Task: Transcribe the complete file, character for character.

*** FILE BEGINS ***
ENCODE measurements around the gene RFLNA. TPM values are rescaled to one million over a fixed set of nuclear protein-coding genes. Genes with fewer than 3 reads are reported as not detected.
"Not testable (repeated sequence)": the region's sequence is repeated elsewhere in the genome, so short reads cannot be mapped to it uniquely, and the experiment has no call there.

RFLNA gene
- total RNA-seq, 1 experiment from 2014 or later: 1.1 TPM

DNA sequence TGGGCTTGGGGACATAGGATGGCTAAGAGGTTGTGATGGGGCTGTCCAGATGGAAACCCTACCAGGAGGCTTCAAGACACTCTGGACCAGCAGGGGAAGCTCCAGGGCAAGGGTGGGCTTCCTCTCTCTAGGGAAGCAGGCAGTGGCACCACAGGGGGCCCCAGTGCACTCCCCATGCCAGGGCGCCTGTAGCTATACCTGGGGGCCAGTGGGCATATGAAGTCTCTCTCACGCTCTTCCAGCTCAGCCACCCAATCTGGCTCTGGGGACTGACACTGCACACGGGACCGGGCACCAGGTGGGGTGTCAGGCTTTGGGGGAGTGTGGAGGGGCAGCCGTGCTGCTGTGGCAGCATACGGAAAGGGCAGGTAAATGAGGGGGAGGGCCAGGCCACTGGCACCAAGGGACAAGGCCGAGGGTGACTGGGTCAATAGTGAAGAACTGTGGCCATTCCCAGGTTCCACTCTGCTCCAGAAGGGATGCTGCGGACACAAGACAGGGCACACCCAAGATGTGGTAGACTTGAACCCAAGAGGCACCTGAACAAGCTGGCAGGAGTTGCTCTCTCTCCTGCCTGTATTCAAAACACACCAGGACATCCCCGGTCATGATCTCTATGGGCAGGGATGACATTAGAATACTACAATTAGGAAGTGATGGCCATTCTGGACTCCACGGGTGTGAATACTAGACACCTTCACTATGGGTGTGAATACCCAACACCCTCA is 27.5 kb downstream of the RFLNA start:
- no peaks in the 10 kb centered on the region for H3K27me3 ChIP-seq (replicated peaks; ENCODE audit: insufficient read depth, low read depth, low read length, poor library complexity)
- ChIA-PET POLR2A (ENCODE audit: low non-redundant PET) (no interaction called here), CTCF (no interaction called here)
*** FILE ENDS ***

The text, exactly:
ENCODE measurements around the gene RFLNA. TPM values are rescaled to one million over a fixed set of nuclear protein-coding genes. Genes with fewer than 3 reads are reported as not detected.
"Not testable (repeated sequence)": the region's sequence is repeated elsewhere in the genome, so short reads cannot be mapped to it uniquely, and the experiment has no call there.

RFLNA gene
- total RNA-seq, 1 experiment from 2014 or later: 1.1 TPM

DNA sequence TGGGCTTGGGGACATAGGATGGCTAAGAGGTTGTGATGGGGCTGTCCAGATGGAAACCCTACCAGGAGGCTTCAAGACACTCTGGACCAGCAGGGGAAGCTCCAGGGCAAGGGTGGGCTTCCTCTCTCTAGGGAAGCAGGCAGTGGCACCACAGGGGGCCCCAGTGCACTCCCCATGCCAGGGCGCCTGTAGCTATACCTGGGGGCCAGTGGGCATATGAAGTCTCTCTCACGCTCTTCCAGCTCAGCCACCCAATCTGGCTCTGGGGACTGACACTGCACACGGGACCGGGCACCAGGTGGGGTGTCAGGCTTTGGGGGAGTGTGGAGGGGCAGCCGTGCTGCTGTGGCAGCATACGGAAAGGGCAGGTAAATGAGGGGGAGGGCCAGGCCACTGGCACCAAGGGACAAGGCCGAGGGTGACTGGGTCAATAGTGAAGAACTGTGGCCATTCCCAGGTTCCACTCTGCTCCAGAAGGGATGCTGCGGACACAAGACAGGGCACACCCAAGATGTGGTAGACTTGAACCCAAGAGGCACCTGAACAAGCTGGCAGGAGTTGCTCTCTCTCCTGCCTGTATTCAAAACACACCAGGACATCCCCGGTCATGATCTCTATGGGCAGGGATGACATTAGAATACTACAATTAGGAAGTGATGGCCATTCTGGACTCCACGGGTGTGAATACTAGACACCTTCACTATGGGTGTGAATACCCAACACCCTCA is 27.5 kb downstream of the RFLNA start:
- no peaks in the 10 kb centered on the region for H3K27me3 ChIP-seq (replicated peaks; ENCODE audit: insufficient read depth, low read depth, low read length, poor library complexity)
- ChIA-PET POLR2A (ENCODE audit: low non-redundant PET) (no interaction called here), CTCF (no interaction called here)